FIRST MAGAZINE: The Road to Happiness




First Magazine



Friday, 29 September 2017, 11:11
Last update: about 52 minutes ago




You wake up and wish the day was already over. You look at the mirror, frown. You have your breakfast, your shower, your Yoga or jog, your commute or walk. You enter the workplace or classroom, look at the clock: eight hours to go. Same desk, same computer, same teacher, same books. A long list of tasks that change little, mean nothing and help no one, except those who tell you that you should be grateful.

Look to your left then to your right: the same faces, same gossip. It’s a game you realise: who smiles the widest, wins. And the next day it is same thing; the next week, the same thing. Then the weekend comes. By Saturday it peaks, often underwhelmingly; by Sunday you’ve already gone into the ‘tomorrow it’s bloody Monday’ mood and you barely have any strength to enjoy yourself.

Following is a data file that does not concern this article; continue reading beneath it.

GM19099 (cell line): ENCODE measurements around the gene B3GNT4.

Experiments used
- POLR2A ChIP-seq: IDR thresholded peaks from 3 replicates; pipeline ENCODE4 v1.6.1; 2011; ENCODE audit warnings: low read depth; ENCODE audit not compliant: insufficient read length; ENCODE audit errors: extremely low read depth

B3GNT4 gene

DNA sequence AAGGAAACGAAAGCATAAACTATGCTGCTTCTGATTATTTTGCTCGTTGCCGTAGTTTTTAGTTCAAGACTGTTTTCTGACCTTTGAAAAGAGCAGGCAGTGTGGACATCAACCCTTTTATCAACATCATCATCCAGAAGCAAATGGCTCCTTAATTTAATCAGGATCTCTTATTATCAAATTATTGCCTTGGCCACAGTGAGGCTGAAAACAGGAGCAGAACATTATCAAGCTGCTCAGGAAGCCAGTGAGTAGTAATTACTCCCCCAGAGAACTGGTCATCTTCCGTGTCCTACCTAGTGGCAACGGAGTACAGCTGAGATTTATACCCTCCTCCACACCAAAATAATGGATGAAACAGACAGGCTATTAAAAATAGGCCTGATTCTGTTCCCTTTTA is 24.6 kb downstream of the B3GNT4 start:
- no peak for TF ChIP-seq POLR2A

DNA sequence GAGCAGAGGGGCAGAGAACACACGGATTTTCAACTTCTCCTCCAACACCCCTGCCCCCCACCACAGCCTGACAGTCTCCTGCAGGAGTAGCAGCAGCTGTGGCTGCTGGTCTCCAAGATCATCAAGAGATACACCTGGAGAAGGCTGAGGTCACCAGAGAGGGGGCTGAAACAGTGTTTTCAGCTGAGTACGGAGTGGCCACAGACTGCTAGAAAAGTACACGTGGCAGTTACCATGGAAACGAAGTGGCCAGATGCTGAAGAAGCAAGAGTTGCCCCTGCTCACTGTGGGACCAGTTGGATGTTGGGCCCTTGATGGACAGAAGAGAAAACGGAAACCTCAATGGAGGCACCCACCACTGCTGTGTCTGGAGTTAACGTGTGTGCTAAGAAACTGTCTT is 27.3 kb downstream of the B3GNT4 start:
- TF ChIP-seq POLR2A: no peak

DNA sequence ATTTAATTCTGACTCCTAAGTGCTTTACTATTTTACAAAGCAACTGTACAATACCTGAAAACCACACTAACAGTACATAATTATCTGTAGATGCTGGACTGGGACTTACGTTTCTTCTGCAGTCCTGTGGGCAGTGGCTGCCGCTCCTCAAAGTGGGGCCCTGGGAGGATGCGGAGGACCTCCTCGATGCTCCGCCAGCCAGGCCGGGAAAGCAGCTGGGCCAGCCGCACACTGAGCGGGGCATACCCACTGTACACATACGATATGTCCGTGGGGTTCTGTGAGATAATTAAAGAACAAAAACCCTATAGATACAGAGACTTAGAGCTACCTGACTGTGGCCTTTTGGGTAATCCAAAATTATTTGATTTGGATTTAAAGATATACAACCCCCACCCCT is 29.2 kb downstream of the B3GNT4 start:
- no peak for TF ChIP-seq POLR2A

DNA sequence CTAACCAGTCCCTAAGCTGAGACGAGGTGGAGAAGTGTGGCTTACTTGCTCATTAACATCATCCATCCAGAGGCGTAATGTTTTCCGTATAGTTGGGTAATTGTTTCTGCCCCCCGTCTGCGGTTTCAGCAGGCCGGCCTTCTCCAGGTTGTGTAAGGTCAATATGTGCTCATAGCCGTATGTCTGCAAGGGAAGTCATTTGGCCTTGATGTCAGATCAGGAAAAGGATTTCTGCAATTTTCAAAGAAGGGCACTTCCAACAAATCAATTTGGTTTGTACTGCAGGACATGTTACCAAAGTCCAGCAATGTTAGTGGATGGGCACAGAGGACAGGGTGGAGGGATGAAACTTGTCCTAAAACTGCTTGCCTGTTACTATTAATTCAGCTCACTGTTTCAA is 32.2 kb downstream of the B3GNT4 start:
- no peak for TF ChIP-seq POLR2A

You suddenly realise you are not living, but copy and pasting the same year – year after year. From a very young age you are taught that this is the way it should be: get an education, a job, a big wedding and a few kids. Then pass the baton and off to the grave where, hopefully the real party starts. This is Modern Western Human V2.0: we have no wars or Great Depressions to survive (as yet), just life. Live to survive life: tattoo that somewhere because you’re going to need it.

Many modern researchers are beginning to conclude that the modern world is becoming an unhappy place for most people because we have detached ourselves from nature, and from what is natural. According to Eva Selhub, MD, co-author of Your Brain on Nature: The Science of Nature’s Influence on Your Health, Happiness and Vitality, “We often think of ourselves as different from animals, but we evolved to live in nature. Being removed from that is highly unnatural and stressful to the brain and body.”

The cubicles, concrete buildings, grey walls and sedentary lifestyles play a big role in shaping our state of mind. Stephen Kellert, PhD, author of Birthright: People and Nature in the Modern World, adds: “The sensory deprivation from working in bland indoor environments takes a major toll on higher-order cognitive functioning like our ability to solve problems, create, and think. No matter how advanced we think we are, we do not function properly if we engineer environments that are non-natural. Whether we like it or not, we are animals: capable of asking the question “why are we here?” but incapable of answering it adequately.”